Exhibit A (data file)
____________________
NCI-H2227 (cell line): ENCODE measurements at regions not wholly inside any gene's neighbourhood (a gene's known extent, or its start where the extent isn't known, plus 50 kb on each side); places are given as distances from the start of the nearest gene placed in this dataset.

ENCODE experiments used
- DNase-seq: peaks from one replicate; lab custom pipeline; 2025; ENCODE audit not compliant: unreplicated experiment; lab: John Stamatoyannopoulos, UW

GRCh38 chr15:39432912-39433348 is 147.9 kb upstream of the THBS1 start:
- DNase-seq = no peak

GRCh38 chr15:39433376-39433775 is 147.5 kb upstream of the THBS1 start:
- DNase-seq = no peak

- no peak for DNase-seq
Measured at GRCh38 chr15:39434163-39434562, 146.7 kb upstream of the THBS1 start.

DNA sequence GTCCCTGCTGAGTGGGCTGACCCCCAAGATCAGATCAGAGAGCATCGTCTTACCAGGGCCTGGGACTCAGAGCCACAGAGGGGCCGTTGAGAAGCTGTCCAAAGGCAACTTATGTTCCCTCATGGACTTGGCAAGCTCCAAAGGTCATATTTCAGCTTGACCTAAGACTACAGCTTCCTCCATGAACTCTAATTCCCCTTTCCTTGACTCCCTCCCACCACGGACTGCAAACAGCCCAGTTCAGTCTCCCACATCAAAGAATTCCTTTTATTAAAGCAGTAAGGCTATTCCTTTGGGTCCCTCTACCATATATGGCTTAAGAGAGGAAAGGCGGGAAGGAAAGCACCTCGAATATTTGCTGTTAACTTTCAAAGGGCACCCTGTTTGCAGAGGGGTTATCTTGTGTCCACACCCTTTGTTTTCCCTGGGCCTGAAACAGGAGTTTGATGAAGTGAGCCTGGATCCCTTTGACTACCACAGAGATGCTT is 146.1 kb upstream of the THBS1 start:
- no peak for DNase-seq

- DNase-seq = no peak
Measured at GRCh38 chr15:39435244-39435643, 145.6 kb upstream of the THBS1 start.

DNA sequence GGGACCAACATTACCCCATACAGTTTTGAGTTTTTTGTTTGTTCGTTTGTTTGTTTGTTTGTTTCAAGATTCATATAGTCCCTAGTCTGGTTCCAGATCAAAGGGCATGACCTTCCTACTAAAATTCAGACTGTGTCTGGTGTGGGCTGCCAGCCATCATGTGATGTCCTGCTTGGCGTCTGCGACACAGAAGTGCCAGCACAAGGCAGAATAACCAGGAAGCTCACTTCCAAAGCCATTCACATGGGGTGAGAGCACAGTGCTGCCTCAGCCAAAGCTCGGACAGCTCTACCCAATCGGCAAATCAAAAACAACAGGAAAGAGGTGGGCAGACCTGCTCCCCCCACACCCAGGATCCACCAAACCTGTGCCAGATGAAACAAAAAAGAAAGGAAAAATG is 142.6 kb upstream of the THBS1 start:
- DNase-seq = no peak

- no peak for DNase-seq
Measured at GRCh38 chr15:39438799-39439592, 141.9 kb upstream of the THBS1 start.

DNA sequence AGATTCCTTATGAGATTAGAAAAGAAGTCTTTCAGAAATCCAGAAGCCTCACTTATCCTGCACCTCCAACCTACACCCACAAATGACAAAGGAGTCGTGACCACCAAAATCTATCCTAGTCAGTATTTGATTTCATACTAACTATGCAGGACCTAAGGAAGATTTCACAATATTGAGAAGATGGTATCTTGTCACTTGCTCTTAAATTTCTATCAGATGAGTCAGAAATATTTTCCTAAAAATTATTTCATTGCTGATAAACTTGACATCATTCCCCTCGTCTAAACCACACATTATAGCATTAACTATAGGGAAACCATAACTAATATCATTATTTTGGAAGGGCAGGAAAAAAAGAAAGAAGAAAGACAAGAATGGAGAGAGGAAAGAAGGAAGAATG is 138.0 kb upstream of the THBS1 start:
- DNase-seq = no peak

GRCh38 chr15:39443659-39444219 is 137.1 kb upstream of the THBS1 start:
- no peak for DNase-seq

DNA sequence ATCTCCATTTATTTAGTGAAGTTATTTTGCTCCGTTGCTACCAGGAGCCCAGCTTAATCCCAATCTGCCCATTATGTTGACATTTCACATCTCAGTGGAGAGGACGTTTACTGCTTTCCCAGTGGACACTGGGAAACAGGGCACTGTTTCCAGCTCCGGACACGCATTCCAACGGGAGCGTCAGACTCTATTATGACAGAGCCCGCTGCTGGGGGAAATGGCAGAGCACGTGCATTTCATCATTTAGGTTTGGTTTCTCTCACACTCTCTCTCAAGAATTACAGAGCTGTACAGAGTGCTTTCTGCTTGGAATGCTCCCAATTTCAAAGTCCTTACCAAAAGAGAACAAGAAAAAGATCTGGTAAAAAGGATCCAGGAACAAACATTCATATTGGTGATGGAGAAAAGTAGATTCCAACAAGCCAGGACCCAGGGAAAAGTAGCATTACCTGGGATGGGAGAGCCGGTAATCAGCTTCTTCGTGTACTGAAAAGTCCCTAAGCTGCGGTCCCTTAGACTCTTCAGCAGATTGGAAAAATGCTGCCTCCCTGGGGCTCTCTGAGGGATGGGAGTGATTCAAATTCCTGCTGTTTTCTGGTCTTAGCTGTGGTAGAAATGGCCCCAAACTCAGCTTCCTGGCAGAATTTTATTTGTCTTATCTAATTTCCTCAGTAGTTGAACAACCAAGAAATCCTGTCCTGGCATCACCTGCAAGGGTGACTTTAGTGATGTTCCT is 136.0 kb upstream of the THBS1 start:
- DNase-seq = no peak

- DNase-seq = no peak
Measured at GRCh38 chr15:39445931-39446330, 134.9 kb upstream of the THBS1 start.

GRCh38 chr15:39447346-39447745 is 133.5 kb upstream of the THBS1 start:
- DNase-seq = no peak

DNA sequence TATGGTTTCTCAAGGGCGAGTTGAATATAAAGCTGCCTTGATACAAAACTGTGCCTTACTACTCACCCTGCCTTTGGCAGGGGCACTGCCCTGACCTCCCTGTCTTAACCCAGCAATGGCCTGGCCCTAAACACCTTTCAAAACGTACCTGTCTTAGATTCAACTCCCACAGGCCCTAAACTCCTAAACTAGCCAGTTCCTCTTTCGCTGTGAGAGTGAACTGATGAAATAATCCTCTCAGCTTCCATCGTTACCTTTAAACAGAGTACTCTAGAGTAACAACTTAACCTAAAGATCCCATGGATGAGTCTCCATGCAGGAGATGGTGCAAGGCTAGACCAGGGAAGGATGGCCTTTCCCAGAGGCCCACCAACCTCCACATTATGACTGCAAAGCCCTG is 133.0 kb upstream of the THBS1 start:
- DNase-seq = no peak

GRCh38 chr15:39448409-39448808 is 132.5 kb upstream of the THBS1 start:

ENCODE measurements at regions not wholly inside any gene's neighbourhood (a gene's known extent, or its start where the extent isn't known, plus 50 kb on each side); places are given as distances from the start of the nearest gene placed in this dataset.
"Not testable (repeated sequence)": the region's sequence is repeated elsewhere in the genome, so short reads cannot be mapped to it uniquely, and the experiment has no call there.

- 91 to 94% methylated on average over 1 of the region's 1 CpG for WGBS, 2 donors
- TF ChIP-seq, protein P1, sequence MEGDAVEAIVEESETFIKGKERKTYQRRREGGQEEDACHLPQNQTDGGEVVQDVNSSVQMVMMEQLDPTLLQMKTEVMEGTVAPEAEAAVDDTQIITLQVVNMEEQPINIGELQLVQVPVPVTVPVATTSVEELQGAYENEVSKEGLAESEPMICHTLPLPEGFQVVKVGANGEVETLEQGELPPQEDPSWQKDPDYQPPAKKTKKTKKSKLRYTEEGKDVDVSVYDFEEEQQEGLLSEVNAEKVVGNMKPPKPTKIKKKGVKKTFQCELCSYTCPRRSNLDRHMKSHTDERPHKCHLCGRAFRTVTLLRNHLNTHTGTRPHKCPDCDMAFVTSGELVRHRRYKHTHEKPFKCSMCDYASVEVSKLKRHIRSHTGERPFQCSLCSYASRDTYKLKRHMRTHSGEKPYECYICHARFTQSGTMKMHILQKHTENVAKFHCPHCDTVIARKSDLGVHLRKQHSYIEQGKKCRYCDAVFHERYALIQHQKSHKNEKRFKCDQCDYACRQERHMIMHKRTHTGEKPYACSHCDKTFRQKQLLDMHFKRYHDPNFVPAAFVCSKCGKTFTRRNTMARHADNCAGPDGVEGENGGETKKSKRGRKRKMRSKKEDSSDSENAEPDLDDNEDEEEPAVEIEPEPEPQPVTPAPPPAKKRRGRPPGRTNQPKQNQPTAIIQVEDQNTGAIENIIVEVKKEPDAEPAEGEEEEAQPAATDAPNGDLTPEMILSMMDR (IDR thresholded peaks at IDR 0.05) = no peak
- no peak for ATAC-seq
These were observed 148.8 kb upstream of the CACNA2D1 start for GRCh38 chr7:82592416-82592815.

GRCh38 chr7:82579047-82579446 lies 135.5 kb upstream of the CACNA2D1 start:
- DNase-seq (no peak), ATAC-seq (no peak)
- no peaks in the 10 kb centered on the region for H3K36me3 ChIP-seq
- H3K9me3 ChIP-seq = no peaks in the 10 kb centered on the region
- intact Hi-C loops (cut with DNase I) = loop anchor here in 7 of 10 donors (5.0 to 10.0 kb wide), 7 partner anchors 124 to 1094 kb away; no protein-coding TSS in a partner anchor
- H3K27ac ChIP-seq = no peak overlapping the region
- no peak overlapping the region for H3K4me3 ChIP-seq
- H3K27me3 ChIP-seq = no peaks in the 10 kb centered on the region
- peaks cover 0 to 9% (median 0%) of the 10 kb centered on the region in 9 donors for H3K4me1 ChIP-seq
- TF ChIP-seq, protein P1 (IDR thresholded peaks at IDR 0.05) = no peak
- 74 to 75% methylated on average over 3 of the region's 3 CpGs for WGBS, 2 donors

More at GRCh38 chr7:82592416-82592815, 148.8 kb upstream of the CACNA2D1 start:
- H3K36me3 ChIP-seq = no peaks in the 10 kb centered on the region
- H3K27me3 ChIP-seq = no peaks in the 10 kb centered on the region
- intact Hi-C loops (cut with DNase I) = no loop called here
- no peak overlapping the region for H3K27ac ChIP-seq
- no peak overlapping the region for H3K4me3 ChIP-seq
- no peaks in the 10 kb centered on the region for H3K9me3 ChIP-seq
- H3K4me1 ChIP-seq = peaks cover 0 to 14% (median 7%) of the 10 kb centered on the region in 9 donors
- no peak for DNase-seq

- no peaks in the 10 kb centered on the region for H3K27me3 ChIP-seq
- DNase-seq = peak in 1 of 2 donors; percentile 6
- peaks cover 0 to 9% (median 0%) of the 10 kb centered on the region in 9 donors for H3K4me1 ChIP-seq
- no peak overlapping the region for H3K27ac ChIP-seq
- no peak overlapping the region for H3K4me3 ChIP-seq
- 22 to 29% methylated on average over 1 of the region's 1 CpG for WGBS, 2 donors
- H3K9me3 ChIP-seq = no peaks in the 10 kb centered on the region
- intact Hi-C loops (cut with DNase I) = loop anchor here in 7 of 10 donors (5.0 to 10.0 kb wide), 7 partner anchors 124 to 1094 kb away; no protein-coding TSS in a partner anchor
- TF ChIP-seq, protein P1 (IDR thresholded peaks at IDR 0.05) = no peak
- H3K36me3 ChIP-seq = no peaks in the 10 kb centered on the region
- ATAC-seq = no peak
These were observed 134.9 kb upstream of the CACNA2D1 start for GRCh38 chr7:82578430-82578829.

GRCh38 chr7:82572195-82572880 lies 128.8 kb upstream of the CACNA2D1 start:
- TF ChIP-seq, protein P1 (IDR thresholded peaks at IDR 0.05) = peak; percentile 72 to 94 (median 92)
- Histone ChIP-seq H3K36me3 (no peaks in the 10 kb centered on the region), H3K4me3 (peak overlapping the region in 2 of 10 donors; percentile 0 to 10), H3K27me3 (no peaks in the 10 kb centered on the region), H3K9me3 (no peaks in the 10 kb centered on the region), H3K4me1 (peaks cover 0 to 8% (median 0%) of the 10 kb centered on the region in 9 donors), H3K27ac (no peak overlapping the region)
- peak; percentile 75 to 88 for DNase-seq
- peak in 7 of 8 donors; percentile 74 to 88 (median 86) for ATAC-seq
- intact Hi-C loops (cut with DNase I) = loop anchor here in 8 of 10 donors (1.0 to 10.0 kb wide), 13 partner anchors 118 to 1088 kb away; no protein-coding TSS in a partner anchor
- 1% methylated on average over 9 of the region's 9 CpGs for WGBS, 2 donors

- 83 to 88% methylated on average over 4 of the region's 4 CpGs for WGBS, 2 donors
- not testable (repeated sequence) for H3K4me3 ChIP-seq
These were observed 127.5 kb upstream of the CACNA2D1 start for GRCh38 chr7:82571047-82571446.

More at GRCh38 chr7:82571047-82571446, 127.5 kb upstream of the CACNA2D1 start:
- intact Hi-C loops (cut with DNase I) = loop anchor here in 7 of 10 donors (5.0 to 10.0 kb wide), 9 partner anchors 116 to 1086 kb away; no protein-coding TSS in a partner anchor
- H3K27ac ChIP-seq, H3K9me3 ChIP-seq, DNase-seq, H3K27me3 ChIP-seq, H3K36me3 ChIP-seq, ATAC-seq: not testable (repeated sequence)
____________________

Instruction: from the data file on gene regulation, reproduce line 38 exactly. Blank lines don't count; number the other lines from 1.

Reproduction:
- DNase-seq (no peak), ATAC-seq (no peak)